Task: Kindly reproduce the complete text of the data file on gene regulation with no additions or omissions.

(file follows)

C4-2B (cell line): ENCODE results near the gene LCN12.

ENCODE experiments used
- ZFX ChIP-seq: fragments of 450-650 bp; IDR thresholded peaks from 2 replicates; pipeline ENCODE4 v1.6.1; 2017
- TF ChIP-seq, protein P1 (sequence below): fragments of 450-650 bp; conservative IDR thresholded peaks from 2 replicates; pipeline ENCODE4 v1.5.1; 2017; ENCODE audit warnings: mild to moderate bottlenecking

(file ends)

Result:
C4-2B (cell line): ENCODE results near the gene LCN12.

ENCODE experiments used
- ZFX ChIP-seq: fragments of 450-650 bp; IDR thresholded peaks from 2 replicates; pipeline ENCODE4 v1.6.1; 2017
- TF ChIP-seq, protein P1 (sequence below): fragments of 450-650 bp; conservative IDR thresholded peaks from 2 replicates; pipeline ENCODE4 v1.5.1; 2017; ENCODE audit warnings: mild to moderate bottlenecking